Overdrive: A softer sound effect with higher frequencies than fuzz. Overdrive provides a moderate level of distortion and is often used to boost the guitar amplifier.
Distortion: This effect adds significant and strong distortion to the signal. It is said to have been created by combining the two aforementioned effects, fuzz and overdrive. Distortion offers a much greater level of distortion than overdrive and a broader range of sound correction.
Spatial Sound Effects
Reverb: An effect that simulates the reverberation of a particular space, such as a church, arena, room, or hall, or a vibrating spring—popularly known as a spring reverb or “tank,” where the reverb is created using a steel plate.
Delay: This effect adds a certain number of repetitions to the signal and is also a type of spatial effect.
Chorus: Achieved by reducing the direct signal with a delay of approximately 20ms.
Flanger: A popular effect that dates back to the days before The Beatles. A flanger is a variation of chorus, with a shorter delay time of about 5 seconds, giving it its distinctive sound.
Phaser: This effect is somewhat similar to the flanger described above but has a very distinctive sound and is frequently used by various guitarists.
Octaver: This effect adds a sound one or even two octaves higher or lower than the original sound. Octaves can be shifted up or down.
Harmonizer: An effect that adds harmonic tones to the sounds we produce and creates the effect of two guitars playing on one guitar with different intervals. Harmonizers often offer extensive sound possibilities.
Tremolo: This effect enables a powerful “vibrato” that cannot be created by hand or with a movable bridge. The tremolo effect alters the sound frequency at specific intervals, depending on individual parameter settings.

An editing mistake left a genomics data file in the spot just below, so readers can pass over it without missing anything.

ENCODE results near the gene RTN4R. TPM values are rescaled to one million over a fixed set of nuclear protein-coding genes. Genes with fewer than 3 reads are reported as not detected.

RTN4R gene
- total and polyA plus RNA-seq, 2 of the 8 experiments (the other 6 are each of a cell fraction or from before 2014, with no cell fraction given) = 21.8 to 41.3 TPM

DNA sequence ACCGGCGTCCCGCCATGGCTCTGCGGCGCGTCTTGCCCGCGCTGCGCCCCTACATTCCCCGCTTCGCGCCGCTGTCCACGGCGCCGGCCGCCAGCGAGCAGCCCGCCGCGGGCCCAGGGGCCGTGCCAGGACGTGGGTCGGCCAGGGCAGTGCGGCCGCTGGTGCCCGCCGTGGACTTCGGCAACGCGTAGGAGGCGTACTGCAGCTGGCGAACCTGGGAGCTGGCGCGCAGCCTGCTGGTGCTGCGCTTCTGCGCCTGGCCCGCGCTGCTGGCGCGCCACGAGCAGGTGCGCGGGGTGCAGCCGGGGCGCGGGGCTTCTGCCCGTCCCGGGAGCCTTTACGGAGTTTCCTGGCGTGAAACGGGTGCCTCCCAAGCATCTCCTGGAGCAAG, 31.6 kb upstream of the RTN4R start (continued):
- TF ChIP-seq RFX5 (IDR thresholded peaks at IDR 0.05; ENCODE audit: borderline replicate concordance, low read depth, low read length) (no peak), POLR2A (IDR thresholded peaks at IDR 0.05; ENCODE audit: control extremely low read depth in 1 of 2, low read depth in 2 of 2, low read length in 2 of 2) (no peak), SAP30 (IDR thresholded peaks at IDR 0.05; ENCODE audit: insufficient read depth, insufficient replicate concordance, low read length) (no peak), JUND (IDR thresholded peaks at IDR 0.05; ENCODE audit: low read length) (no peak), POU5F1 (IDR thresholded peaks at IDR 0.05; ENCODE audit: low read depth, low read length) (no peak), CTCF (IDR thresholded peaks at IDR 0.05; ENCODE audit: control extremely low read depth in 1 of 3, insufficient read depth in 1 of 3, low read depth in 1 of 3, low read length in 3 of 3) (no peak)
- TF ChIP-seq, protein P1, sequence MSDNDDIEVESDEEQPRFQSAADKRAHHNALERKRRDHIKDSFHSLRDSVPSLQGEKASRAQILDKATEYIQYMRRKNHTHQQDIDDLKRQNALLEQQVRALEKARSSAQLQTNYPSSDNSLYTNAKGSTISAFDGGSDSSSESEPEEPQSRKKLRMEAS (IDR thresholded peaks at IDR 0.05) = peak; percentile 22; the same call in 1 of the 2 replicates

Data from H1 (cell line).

Looper: Looper is not exactly an effect but a device that allows you to quickly record your playing and then play it back, recording the next part and so on. This can be looped and played in real-time, adding subsequent sections.
Tuner: This is a chromatic guitar tuner, a must-have in every pedalboard, allowing for quick, quiet, and accurate guitar tuning.
Wah-Wah: A Wah-Wah, commonly called “wah,” is an expression pedal that allows us to influence its distinctive sound in the right rhythm and tempo, i.e., “wah-wah.” This effect comes in two types: foot-controlled and automatic.
Expression Pedal: An effect often used to control volume levels, but with the appropriate equipment, it can be assigned to control various effect parameters.
DigiTech Whammy: This effect is a type of pitch shifter with an expression pedal, allowing you to change the pitch of the sound, either raising or lowering it.
How to Connect Guitar Effects
Guitar effects are typically connected to the effects loop jacks of a guitar amplifier (send and return), which is between the amplifier’s preamp and its power amp, or directly into the power amp, depending on the type of effects loop.
Effects are also connected to the amplifier’s input, immediately after the guitar.
Where Else Are Effects Used
Guitar effects are used during live performances to enhance the natural sounds of the guitar and amplifier. They are also used in sound recording studios for sound production and editing. Effects used in studios differ somewhat from traditional “stompboxes” since they are often integrated into racks.
Effects can also be found in audio processors and may be used in recording studios within DAW software as so-called VST plugins, which are small programs.
For experienced musicians guitar effects, alongside the guitar and guitar amplifier, constitute another crucial element for every guitarist. They allow significant influence over the classic sounds of amplifiers and guitars, subjecting them to correction across a wide range. Therefore, I encourage every guitarist to make use of effects and experiment with sound in this realm.
Personally, I cannot imagine playing without effects like chorus, reverb, or delay. These effects form the foundation and make the guitar sound, and most importantly, our playing, even more pleasing to the ears.